My art enlivens the Christmas mood
Behind each piece of carved wood are the magical hands of Tomás Canil Morales, an artisan originally from Chichicastenango, Quiché, who transforms wood into a variety of figures. At this time of year, his nativities, nativity scenes and Christmas characters stand out and fill homes with spirituality and brotherhood. His religious art adds color and brings more life to the Christmas atmosphere.
"Our imagination, creativity, and ancestral culture allow us to turn a rustic log or piece of wood into a face, a character, an object or a figure that represents our culture, customs, beliefs and our dreams," says the artist Tomás Canil. "My children and my wife are a part of my work team. I take care of carving the figures and they dedicate themselves to sanding and painting. Our art is creative and made by our whole family," adds Canil.
Immersed in his small workshop with no other tools than a machete, a knife and a small hammer, Tomás begins to carve wooden figures. From his skillful hands, figurines of characters and biblical representations are crafted: Jesus, Joseph, Mary, sheep, oxen, and other objects of that time that mark our spiritual life.
Tomás Canil begins his workday early as he goes into the forests and mountains to gather material. Among the freshness of nature and the songs of birds he looks for and locates old remains of wood that he then takes to his house. This is where his family waits for him to begin the creative task.
No machines are involved, all of his creations are handmade.
As tools, we only use a knife and machete. However, the most important thing is creativity, observation and imagination to shape the wood. You have to have skill in your hands and in creating ideas," Tomás explains, "my father, who first taught me this art when I was eight years old, told me that wood will always have a side that can be carved, it's just a matter of finding it."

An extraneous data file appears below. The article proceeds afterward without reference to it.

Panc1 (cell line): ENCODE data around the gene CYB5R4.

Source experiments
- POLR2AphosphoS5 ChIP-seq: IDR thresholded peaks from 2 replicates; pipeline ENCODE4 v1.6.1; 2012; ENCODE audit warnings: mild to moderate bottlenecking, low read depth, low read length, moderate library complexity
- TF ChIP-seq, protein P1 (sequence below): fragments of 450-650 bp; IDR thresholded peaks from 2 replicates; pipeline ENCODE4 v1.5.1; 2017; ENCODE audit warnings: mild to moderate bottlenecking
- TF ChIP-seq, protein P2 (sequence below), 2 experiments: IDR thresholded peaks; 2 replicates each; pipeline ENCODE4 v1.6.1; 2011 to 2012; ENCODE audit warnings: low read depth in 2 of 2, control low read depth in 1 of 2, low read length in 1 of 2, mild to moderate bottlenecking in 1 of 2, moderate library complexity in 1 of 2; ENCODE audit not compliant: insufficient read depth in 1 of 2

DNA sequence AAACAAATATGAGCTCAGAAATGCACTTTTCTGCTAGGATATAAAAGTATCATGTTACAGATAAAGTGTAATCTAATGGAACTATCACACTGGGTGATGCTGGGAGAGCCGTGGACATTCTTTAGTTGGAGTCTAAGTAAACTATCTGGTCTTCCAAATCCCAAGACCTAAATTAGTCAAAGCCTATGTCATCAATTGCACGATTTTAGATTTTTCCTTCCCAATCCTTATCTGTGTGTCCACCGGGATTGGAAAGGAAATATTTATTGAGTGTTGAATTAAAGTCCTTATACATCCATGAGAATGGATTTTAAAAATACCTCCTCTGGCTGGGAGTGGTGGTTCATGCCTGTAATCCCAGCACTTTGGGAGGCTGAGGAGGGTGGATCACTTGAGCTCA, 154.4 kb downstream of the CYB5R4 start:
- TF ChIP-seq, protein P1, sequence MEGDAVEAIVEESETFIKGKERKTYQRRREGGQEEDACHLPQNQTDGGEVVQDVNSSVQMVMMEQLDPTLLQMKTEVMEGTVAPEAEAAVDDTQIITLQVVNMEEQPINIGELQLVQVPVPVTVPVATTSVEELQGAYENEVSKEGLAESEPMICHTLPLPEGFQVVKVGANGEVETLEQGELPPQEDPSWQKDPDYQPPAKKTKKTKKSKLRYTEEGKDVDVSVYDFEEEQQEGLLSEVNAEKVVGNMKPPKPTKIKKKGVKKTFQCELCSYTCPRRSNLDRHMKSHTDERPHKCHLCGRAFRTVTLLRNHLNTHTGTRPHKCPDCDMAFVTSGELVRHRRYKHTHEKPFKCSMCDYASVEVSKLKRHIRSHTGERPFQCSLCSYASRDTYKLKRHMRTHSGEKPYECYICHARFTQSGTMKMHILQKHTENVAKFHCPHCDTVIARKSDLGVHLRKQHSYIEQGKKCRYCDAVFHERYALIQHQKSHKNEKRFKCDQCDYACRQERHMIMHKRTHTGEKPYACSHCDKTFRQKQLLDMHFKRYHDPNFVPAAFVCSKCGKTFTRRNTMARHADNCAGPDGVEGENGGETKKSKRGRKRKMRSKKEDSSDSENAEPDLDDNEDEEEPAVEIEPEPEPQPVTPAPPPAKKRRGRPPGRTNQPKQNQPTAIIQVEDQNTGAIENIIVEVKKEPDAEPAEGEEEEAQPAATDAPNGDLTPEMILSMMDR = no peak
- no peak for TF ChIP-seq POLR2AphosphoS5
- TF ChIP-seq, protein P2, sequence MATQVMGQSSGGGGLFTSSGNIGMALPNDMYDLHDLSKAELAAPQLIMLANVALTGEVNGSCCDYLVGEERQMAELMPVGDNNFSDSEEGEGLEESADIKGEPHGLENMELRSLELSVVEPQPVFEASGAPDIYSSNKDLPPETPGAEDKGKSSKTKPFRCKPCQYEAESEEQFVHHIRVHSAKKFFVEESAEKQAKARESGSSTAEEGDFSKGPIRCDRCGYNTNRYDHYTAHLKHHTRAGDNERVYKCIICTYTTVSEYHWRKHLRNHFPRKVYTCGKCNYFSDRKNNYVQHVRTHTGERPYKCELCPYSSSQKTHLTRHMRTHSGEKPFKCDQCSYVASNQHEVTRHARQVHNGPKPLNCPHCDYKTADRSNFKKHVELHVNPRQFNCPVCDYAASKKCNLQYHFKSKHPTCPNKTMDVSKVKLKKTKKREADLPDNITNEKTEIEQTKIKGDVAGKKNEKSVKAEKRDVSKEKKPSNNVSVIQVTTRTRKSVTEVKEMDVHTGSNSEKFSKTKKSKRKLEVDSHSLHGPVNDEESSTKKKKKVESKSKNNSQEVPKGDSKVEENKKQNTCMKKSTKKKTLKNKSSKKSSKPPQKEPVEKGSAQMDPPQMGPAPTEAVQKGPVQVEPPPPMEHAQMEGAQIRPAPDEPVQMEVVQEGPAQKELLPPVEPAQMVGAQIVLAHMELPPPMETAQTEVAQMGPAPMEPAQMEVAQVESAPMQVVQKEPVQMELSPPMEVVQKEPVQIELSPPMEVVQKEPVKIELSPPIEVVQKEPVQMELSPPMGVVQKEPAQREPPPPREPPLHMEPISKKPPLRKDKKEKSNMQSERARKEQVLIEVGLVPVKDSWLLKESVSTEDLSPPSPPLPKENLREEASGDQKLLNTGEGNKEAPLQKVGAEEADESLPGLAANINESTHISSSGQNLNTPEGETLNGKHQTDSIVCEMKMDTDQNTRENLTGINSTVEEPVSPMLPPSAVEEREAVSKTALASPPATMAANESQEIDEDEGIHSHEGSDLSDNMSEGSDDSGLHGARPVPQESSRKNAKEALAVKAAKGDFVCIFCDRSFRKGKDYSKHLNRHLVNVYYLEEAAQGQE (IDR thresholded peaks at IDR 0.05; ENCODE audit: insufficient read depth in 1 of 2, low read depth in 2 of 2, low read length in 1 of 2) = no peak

Tomás Canil's handicrafts go far beyond art and an ancestral expression. His work is sustainable, clean, does not pollute nature, and above all, generates economic income for his family and his community.
"In this period we make carvings of nativity scenes and handcrafts according to the religious commemoration. We also make masks, suns, moons, stars, eclipses, crosses, planks, ancestral characters, Guatemalan natural figures, colonial art and even modern art," Tomás Canil says, "our art needs to be known and thanks to Xela Industries our products can reach other countries. The more people who purchase our crafts, the more we are able to ensure the education and development of our children and our community."
Tomás is passionate about working with natural raw materials such as leftover wood that is used for recycling. One difficulty with his job is that the authorities sometimes restrict the artisans from gathering wood instead of focusing on stopping other sectors that cut down forests uncontrollably.
"My children study at night because they help me during the day", says Tomás Canil with his eyes set on the horizon. Knowing that he is working on building a future for his family, he tries to pass on all of his skills and knowledge about woodcarving. He claims, “I dream of a good future for my children and my family. One where we continue to combine workdays with friendship, talks and games. I hope that the authorities will soon open the squares for tourists to come and buy our handicrafts again."
Whatever restrictions there may be, Tomás will always love to create his sustainable and beautiful wooden art.